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Migrants from Russia Relatives of Kin Abroad

May 31, 1929
See Original Daily Bulletin From This Date

Emigration from the Soviet Union is limited almost entirely to the emigration of near relatives-wives and children going to join their husbands and fathers, and parents going to join their children, states an interview with the Director of the Emigration Department of the Ica (Jewish Colonization Association) Heifetz, which appears in the Yiddish Communist central organ “Emes.” The object of the Ica’s Emigration Department, he declares, is to give information to intending emigrants regarding the formalities required before they can leave the Soviet Union, and can be admitted to the countries of immigration. The Department will also give information to the population at large concerning the conditions in the countries of immigration, and what the immigrants may expect there. This is necessary, because there are still many people who imagine that they are going to have a fine time abroad and have no idea of the difficulties and the hardships which they are going to encounter.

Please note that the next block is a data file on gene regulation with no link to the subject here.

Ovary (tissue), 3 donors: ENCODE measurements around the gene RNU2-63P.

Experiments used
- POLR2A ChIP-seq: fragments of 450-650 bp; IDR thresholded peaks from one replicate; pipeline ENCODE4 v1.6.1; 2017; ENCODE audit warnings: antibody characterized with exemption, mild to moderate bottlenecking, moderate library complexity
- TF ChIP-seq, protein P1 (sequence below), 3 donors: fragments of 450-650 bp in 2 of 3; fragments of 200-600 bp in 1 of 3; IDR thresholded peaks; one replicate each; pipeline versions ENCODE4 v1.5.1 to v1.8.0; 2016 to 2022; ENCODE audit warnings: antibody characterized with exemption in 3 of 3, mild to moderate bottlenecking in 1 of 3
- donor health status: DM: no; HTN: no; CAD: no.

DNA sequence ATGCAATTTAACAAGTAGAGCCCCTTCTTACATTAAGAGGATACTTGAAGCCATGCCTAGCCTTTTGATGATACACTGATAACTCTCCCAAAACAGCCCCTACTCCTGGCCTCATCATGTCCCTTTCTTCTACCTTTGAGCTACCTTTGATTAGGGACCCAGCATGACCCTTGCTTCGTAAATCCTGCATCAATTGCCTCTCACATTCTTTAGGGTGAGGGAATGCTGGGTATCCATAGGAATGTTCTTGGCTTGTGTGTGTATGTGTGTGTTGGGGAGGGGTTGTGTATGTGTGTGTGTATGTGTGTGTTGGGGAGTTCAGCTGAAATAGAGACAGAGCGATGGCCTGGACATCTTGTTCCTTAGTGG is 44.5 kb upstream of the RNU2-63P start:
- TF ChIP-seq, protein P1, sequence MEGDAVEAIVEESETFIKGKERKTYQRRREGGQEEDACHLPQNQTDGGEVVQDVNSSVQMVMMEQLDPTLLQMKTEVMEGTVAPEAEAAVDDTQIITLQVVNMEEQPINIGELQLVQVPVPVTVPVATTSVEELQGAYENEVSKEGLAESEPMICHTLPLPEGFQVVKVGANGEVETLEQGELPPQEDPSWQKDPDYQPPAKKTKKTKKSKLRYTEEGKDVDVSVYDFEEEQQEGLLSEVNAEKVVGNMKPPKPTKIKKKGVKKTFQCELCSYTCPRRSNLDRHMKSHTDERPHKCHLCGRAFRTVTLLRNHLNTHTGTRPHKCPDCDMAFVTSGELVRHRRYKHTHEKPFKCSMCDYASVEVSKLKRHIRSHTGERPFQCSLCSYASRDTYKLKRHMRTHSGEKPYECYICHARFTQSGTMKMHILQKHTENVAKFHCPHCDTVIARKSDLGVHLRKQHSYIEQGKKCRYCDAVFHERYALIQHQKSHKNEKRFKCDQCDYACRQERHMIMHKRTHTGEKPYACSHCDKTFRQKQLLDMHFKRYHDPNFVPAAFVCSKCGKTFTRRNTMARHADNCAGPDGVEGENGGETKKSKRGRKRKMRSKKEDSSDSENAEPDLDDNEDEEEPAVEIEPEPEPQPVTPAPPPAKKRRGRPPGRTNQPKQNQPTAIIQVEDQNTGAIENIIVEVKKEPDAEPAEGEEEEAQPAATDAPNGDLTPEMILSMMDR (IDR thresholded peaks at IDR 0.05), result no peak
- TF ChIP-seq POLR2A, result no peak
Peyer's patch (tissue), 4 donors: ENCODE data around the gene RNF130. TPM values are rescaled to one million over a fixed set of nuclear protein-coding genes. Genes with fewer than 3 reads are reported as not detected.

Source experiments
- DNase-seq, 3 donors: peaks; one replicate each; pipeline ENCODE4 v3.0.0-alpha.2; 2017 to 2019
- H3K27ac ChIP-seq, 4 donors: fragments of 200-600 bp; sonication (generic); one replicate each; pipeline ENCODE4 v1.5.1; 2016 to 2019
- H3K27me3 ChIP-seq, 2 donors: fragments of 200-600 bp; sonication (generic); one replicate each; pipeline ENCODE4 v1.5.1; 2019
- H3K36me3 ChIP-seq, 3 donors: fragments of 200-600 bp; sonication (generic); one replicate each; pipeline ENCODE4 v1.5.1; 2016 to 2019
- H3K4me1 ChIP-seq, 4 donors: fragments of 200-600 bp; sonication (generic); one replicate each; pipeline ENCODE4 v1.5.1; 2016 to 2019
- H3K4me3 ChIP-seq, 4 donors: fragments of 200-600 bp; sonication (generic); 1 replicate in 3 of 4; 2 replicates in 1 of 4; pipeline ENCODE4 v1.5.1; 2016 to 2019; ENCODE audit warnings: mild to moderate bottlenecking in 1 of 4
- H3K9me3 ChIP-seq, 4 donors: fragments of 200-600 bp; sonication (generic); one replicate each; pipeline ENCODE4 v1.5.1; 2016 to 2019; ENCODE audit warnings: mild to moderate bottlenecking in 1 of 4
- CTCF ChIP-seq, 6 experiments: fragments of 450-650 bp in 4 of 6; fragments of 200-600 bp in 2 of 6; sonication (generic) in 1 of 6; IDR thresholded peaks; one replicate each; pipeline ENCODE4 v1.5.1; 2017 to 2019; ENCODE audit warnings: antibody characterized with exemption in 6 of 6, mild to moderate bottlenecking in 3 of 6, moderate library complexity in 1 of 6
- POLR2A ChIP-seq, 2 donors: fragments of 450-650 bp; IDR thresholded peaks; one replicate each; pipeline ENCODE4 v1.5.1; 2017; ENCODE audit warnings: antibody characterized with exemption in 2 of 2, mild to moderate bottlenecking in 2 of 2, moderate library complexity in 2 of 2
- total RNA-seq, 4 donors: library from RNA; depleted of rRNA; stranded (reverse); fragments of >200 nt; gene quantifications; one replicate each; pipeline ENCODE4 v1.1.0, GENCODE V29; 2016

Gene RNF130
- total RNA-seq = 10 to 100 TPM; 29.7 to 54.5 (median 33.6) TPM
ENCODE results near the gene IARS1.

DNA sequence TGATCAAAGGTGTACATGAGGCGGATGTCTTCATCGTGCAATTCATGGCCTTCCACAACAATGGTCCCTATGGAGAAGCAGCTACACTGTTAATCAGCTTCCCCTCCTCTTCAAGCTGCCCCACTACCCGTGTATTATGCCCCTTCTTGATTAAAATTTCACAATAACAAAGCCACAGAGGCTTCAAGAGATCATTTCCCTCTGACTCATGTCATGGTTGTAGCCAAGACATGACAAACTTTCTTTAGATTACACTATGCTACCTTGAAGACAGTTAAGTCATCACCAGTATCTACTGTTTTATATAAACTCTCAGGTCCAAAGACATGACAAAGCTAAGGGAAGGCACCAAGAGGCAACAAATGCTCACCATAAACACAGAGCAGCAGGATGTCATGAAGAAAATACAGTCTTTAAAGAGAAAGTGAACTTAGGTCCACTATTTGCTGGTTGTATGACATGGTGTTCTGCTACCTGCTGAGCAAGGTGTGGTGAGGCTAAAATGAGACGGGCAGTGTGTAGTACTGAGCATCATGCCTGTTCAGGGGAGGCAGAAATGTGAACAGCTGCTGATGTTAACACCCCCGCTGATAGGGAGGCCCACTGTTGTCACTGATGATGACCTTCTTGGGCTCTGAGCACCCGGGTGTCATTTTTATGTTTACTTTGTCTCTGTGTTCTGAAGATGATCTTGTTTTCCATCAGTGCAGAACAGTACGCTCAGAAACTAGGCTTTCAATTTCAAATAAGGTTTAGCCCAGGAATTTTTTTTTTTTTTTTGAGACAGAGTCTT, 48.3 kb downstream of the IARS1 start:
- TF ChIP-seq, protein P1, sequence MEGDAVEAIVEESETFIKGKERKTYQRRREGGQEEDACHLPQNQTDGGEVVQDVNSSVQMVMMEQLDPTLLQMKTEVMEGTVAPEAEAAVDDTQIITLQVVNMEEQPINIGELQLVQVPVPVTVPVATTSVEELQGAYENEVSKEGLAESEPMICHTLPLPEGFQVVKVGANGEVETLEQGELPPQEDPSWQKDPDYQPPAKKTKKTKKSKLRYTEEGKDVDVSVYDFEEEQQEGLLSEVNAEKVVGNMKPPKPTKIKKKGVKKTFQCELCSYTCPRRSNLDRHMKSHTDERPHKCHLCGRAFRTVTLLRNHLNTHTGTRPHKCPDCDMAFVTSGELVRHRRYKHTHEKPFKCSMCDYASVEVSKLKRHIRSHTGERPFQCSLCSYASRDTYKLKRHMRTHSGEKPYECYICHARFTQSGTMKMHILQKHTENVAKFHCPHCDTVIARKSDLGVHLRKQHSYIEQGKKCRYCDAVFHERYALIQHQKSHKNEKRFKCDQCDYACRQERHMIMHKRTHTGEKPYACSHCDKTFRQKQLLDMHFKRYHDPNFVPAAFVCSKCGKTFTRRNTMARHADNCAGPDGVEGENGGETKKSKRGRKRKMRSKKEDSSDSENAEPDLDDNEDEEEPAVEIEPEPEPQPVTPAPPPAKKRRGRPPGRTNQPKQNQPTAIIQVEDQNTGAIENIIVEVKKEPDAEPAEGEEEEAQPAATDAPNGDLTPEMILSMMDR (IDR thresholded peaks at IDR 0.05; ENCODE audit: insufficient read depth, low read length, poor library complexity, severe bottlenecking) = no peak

In addition to the two offices which are being opened in Minsk and Charkoff, there will be correspondents’ stations in Kiev, Odessa, Zhitomir, Vinitze, Proskurov and Mohilev-Podolsk. All information relating to emigration will be obtainable in these places. The immigration quota of the United States of America, he continues, is very small, and barely provides for the admission of near relatives. In most other countries, like the Argentine, Australia and South Africa, permits must first be obtained from the local Immigration Department, which is possible only for persons who have close friends in the country who will stand security for them. Canada admits only agricultural workers, and there is no need of an advance permit, but Jews are not admitted there at all. Visas without advance permits are issued only by the Consuls of Mexico, Uruguay, Cuba and aPnama, but the conditions in these countries are very bad. The main opening is agriculture, under very difficult conidtions. People who have trachoma, tuberculosis or other serious diseases are not admitted. As an illustration of the “great opportunities” which await immigrants in these countries, the “Emes” concludes, Heifetz showed several letters just received from Montevideo in Uruguay from the citizens Breina Akerman and her daughter, Samuel Schwartz, Jacob Misel, and Moses Garfinkle, all pleading for permission to return to the Soviet Union, because the conditions are so bad and there is no opening for employment.

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